Growing up I was something of a slob. It was so bad that I would spend all day cleaning my room or the garage only to have my mother come home and say “That’s clean?” Incidentally my mother used to comment on how neat I kept things on the ambulance when I was a medic and well, I think I owe it to my patients to know where everything is.

Anyway, during one of my early visits to study the native spirituality of Japan from Rev. Koichi Barrish, the first non Japanese person in history to be ordained a priest of Shinto, we were sitting with some other guests who were there and he noticed some of my clothes weren’t folded. Always seeming to be particularly tough on me he said (in front of everyone) “Siclari, get your stuff in order. When I traveled with my teacher, his clothes were always perfectly folded and everything was meticulous.”

That moment marked a turning point in my life. I could no longer be comfortable with things in a state of disarray around me.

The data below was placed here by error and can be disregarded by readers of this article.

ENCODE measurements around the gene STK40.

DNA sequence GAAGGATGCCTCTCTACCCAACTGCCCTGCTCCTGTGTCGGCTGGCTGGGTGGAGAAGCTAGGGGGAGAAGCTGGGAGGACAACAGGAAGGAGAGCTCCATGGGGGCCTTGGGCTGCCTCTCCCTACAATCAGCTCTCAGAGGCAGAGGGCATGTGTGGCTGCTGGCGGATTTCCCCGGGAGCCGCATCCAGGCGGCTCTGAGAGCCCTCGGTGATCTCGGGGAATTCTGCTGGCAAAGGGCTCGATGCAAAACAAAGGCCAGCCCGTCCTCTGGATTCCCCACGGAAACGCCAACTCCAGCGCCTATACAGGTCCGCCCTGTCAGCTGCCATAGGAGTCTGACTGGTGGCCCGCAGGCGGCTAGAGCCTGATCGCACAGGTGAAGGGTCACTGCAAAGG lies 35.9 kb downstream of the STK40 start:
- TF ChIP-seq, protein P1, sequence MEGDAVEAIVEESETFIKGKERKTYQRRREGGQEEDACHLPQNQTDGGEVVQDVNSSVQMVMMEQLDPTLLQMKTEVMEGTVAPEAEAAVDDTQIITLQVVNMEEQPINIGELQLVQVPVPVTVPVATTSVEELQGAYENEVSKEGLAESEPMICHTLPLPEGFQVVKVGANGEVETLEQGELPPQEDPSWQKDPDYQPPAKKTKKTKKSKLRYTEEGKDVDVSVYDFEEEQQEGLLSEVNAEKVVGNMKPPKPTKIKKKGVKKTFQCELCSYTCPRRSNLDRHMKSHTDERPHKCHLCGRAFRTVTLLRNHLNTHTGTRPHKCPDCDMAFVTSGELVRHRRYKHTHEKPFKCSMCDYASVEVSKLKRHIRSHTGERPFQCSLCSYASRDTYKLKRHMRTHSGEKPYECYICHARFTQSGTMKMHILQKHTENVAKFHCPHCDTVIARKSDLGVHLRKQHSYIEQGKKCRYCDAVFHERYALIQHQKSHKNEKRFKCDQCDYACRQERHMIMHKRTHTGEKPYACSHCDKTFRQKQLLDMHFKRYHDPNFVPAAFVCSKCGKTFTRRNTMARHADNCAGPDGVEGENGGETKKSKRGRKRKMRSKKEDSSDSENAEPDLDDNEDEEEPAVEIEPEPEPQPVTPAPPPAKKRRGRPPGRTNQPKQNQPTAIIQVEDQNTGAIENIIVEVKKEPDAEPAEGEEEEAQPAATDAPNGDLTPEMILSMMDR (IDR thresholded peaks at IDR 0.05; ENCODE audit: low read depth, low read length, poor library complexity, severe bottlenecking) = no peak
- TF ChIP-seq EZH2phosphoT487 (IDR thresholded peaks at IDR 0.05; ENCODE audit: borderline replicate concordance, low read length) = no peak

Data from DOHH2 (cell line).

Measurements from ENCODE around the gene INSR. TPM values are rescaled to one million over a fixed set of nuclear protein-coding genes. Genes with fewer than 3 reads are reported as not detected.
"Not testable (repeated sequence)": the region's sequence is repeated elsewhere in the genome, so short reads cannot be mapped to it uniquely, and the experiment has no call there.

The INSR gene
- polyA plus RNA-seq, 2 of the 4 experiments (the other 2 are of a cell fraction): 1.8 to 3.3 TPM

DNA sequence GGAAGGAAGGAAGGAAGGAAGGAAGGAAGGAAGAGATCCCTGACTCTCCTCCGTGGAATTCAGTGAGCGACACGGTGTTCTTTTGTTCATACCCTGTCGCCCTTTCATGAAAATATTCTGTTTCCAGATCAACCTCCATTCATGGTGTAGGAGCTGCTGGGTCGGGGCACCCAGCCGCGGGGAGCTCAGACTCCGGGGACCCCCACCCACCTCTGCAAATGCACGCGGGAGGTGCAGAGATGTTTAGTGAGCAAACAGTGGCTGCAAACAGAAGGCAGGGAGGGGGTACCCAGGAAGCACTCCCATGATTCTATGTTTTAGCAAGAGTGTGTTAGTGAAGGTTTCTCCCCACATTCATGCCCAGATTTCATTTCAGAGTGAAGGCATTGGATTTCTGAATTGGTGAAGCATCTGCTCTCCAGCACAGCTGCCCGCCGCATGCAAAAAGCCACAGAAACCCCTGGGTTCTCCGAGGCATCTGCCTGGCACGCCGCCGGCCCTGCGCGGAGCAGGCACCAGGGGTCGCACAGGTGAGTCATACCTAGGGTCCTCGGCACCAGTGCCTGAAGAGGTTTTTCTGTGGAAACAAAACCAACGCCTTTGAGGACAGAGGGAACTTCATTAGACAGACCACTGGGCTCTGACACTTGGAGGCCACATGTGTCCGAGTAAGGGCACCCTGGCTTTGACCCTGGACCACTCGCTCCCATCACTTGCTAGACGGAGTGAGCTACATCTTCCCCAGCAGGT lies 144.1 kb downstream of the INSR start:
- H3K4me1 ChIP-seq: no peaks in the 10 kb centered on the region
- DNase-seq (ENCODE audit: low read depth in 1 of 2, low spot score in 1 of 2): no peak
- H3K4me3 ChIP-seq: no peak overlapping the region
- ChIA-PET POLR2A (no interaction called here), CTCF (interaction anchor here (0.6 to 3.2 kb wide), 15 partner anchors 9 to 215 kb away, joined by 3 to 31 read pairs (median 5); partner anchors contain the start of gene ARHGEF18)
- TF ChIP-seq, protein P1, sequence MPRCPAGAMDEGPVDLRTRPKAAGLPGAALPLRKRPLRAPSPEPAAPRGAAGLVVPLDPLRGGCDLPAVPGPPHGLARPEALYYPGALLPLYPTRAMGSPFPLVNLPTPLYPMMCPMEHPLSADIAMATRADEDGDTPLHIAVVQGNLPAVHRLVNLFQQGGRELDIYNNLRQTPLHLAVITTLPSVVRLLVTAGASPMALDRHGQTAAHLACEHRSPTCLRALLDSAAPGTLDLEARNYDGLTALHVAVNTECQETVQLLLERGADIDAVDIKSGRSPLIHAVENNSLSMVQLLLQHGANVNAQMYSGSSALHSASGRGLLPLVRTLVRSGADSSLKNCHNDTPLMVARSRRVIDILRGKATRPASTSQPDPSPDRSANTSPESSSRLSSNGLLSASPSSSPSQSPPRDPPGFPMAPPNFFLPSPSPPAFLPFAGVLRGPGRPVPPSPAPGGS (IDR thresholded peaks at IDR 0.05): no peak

Indeed one of the hallmarks of Shinto, and indeed anything truly spiritual, is purity – the purity of returning to the basic bright state of connection with self and between self and great nature/universal energies. As with all things in life, the external reflects the internal and a neat, organized, and clean space mirrors and creates a neat, organized, and clean internal state and vice versa.

As a suggestion, I recommend cleaning your personal space at least once a week and making an effort to keep your desk, clothing, and personal items arranged in a neat order. You may find doing so alleviates chaos in your life and draws more abundance, happiness, and connection with the divine. And it will save you time looking for misplaced items too. J

As always I am forever grateful to my teacher for such a simple yet powerfully life changing lesson.

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